teabagger redux (was Re: Most Notable Quotations of 2010 (UNCLASSIFIED))

Ben Zimmer bgzimmer at BABEL.LING.UPENN.EDU
Mon Nov 22 23:19:26 UTC 2010

On Mon, Nov 22, 2010 at 5:52 PM, Jonathan Lighter
<wuxxmupp2000 at gmail.com> wrote:
> My impression, which may be mistaken, is that "Teabagger" was introduced
> quite deliberately as a mocking designation.  The TEA party waved teabags at
> rallies. IIRC.
> I suspect that if TEA party people began to use it, many did so without
> knowledge of the then somewhat obscure sexual allusion.
> The fact is that knowingly calling TEA party people "teabaggers," unless
> that designation has been generally accepted within the TEA party itself, is
> even more crudely obnoxious than talking about "the Democrat Party."

It's not "generally accepted" by any means, but use of the verb
"teabag" and noun "teabagger" were present within the movement from
early on... perhaps until the salacious sense was made clear to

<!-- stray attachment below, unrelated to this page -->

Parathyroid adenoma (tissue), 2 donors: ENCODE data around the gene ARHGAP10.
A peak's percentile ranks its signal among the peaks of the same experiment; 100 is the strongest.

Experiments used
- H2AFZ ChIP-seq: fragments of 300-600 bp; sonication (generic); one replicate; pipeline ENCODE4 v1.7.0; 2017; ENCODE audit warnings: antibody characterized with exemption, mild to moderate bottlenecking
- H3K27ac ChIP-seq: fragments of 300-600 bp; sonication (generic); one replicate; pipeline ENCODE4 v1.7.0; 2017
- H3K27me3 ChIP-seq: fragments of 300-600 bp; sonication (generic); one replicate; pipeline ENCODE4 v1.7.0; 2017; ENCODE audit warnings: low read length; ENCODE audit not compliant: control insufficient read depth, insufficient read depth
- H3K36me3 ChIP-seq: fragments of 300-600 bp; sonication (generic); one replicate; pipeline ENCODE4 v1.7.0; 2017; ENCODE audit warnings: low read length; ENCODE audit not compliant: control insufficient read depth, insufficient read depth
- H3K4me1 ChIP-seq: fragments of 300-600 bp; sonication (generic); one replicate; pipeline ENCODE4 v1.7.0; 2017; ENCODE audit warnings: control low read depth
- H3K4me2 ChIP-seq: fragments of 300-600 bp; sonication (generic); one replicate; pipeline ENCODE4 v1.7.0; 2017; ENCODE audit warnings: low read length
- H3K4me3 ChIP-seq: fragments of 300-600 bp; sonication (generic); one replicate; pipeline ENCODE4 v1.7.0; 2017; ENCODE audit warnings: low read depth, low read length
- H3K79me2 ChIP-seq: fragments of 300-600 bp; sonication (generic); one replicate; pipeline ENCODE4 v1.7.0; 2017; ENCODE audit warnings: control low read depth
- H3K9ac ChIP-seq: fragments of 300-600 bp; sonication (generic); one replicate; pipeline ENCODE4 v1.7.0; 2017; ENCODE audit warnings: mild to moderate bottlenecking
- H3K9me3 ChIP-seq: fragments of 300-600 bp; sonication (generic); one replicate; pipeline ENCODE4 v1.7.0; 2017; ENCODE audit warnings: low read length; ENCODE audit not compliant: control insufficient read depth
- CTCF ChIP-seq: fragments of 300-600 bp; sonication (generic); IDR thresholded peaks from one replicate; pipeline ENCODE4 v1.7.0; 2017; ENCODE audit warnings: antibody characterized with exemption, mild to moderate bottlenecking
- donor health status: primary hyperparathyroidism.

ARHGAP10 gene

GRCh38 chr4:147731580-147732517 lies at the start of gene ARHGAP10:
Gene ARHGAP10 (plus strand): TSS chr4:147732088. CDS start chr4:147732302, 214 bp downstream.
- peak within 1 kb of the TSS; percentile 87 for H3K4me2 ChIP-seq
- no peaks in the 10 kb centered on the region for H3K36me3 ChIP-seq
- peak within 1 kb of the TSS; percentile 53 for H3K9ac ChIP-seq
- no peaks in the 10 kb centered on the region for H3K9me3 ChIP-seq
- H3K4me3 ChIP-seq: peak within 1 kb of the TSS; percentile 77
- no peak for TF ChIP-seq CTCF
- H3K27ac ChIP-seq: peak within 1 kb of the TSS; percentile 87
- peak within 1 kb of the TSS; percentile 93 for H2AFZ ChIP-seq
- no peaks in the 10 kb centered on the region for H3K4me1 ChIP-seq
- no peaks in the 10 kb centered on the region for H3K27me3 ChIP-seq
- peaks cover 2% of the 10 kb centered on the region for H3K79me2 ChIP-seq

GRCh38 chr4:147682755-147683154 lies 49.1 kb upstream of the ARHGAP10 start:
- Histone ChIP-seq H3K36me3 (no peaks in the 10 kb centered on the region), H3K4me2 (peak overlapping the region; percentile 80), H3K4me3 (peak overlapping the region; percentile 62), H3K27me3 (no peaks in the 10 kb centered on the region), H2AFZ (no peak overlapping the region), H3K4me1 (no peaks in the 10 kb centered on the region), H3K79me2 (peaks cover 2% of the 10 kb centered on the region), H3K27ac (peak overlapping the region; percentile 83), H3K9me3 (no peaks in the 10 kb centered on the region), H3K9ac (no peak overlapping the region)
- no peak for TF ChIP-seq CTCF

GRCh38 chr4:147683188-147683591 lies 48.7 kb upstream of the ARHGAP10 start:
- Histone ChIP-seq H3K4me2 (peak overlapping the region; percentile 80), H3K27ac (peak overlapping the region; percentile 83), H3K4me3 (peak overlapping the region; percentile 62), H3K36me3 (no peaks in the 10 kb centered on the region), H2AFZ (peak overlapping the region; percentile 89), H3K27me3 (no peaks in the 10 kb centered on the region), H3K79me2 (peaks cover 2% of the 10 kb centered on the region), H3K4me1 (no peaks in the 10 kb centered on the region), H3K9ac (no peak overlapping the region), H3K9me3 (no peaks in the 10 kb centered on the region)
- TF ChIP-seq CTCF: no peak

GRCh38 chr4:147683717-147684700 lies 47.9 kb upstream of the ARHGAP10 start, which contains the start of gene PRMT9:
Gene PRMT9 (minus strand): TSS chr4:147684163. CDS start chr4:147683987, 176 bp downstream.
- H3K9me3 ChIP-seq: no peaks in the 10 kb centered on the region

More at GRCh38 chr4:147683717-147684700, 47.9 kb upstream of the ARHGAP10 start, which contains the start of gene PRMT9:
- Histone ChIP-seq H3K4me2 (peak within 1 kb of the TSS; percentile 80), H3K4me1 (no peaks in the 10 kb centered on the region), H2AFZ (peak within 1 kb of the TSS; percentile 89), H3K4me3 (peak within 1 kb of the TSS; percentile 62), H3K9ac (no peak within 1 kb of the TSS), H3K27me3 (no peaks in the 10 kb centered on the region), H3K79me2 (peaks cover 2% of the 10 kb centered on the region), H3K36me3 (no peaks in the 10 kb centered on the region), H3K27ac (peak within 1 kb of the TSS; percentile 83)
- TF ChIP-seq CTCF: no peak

everyone when it began to be used mockingly.

Some of this material from early 2009 has been posted on ADS-L before,
but I'll gather it here for the sake of comprehensiveness...

Announcement of a Facebook event scheduled for 2/1/09:

"Tea Bag Party 2009! - Teabag the politicians!"

The Facebook wall has some back-and-forth about the double meaning of
"teabag" dated 1/26. Further discussion (from 1/27) in the comments
section here:


The domain name teabagcongress.com was registered on 2/12:


And here are some cites from late February:

"A lady named Eowyn on Giovanni's World suggested to mail tea-bags to
Congress. (Yup - Tea-Bag Congress.)" (2/21)
"And I LOVE the idea of “tea-bagging” as a punishment." (2/22)
"Congratulations to Rick Santelli and all his teabaggers!" (2/24)
"Tea Bag the Fools in D.C." (2/27)
Sign: "Tea Bag the Liberal Dems Before They Tea Bag You!!" (2/27)
"We journeyed to Portland to join in the teabagging fun!" (2/28)

So some within the movement may have used the term unknowingly, but
others were clued in to the sexual meaning from the beginning and
continued to use it playfully... until "teabagger" became an epithet
slung from the left.


The American Dialect Society - http://www.americandialect.org

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